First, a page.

2. Create tiles for Heatmap using render_tiles method of Datashader

In the first step, we have only visualized heatmap for uk_accidents dataset. If you want to create the tiles for the heatmap, you have to use render_tiles method. This method, will generate the heatmap tiles in 3857 projected coordinate system. That was the reason, we first projected the uk_accidents coordinates from 4326 to 3857.
In the render_tiles method at line number 71, we pass many parameters to generate tiles.
1. First parameter is map_extent. This parameter tells the datashader for which map extent it will create the tiles.
2. levels parameter takes a range object which specifies the range of zoom levels. The datashader will create tiles for those zoom levels in range object.
3. output_path define the storage path for created tiles.
4. load_data_func parameter load the dataframe from function. See line number 39.
5. rasterize_func parameter takes a function argument that returns rasterized xarray object. See line number 43.
6. shader_func parameter takes a function argument which applies interpolation process on the dataset to generate heatmap. See line number 50.
7. post_render method takes a function argument. This function generate tiles images. See line number 59.

Running render_tiles will create the heatmap tiles and store them in tiles directory. You can specify any output_path. In our case it is tiles directory where generated tiles will be stored. tiles directory will look like below structure. In our code, we specified 11 zoom levels for tile creation. That is why we have 11 directory naming from 0 to 10 which contains tiles images for respective zoom levels.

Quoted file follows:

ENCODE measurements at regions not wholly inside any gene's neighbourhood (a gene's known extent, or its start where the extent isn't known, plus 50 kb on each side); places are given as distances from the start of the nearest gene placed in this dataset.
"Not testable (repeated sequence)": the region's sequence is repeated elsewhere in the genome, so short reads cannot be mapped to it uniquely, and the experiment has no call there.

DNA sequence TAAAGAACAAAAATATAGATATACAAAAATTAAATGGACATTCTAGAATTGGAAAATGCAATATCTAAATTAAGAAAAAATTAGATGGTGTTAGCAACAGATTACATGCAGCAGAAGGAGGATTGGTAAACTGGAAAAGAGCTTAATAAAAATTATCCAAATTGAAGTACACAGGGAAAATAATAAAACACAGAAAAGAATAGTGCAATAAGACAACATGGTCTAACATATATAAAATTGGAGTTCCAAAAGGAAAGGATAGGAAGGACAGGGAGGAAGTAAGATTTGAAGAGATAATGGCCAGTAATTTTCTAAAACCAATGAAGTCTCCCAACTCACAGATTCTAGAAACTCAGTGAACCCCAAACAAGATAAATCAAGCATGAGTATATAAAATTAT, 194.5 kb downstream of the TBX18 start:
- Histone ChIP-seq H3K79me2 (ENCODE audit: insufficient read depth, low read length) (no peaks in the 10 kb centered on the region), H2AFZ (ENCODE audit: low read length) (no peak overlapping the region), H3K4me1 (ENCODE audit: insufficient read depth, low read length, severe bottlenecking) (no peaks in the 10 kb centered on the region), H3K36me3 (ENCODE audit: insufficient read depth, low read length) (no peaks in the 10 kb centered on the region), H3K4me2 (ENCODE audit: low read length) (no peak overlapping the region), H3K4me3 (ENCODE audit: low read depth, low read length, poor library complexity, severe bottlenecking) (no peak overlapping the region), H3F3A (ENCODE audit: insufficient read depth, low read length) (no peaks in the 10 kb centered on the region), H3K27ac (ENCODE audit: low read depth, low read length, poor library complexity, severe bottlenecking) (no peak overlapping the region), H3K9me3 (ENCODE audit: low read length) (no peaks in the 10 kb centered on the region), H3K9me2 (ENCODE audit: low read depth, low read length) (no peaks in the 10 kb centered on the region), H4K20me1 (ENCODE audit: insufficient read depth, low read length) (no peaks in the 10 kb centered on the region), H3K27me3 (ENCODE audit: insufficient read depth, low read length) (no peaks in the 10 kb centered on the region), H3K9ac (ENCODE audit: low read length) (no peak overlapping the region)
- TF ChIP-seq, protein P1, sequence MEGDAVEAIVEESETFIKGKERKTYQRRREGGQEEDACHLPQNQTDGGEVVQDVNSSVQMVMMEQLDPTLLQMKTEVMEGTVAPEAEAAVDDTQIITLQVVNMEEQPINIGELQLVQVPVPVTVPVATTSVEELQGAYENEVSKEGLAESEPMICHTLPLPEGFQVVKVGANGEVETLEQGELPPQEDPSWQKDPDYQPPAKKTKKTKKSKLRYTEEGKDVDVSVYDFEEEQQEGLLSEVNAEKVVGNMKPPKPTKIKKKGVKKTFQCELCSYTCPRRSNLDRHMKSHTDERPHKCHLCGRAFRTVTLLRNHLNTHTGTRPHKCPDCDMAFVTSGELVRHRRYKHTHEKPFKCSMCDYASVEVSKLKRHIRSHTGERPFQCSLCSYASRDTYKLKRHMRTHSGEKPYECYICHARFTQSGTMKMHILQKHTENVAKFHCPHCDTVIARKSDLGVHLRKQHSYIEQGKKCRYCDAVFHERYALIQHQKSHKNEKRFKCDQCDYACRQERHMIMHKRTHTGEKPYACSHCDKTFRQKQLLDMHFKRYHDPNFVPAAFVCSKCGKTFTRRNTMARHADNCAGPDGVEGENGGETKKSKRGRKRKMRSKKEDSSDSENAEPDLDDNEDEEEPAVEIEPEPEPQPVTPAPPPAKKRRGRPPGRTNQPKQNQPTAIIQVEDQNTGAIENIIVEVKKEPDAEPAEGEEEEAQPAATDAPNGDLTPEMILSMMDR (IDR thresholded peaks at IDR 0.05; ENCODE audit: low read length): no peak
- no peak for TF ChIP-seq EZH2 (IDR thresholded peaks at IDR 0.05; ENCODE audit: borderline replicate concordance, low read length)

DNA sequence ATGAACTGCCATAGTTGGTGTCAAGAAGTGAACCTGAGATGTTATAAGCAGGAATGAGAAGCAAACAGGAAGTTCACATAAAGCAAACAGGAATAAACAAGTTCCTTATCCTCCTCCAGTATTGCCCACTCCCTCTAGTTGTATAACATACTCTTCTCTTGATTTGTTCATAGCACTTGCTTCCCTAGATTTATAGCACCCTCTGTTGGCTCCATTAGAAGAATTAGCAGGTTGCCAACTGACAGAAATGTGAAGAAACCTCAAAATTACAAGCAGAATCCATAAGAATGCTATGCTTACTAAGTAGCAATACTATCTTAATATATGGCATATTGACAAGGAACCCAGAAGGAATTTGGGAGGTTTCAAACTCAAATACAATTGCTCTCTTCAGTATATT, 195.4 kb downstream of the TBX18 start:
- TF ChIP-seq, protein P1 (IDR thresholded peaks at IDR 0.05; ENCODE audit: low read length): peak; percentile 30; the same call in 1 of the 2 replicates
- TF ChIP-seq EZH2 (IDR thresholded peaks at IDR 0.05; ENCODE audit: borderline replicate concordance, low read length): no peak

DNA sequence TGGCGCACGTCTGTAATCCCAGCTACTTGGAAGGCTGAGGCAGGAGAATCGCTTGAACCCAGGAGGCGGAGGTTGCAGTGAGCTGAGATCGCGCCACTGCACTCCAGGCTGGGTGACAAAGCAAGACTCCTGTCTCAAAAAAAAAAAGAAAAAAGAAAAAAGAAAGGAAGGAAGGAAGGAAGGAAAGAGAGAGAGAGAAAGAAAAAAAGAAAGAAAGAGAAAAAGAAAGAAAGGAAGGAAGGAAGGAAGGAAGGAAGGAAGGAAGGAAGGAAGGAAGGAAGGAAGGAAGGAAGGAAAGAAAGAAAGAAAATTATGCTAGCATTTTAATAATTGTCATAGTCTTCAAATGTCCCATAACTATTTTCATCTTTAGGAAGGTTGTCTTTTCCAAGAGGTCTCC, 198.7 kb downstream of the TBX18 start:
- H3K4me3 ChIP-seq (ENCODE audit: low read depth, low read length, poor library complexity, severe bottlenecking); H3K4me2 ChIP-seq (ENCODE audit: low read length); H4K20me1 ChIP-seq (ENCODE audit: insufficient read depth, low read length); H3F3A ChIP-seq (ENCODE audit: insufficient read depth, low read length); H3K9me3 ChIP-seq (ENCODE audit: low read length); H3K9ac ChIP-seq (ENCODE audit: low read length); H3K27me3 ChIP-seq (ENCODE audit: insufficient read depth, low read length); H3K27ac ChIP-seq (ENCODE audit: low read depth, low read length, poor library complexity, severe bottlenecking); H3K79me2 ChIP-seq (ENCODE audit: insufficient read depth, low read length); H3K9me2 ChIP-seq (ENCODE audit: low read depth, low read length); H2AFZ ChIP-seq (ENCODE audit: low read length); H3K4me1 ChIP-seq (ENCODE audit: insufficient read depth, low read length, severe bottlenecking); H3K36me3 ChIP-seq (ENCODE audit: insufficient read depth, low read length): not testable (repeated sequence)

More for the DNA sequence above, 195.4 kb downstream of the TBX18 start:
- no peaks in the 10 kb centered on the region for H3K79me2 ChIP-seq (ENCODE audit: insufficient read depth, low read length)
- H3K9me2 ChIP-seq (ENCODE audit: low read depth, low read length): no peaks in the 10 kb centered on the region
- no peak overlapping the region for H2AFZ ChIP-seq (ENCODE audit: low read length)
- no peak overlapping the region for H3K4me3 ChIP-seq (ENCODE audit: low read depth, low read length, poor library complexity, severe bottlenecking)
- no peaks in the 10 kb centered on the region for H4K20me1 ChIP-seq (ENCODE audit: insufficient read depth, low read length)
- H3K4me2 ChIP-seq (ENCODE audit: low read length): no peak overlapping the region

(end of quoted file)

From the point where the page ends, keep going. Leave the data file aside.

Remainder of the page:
3. Serve the generated heatmap tiles in OpenLayers.

In previous step, we created heatmap tiles for 11 zoom levels and stored them in tiles directory. We will use openlayers to render them on map.
In openlayers, we will use ol.source.XYZ with ol.layer.Tile to serve tiles. See line number 35-42. At line number 37-38, we need to pass the url path of tiles that we created.
In our case, it is tile directory, so the url path for this will be /tiles/{z}/{x}/{y}.png. Our html file and tiles directory are in same location. Run html file where our openlayers code resides using any server. Then load the file in web browser. It will render the map and load the tiles from tile directory in your map.

I hope this tutorial will create a good foundation for you. If you want tutorials on another GIS topic or you have any queries, please send an email at

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1 thought on “Generate Heatmap using Datashader in Python and serve the heatmap tiles in OpenLayers map”

  1. Cool! BTW, that colormap is best for a dark map layer, so I’d suggest switching to such a map or switching to a colormap that starts from a lighter color if you want to stay with that map layer. Right now if there are any isolated peaks the user won’t notice them as they will be drawn in yellow on top of a similarly colored map.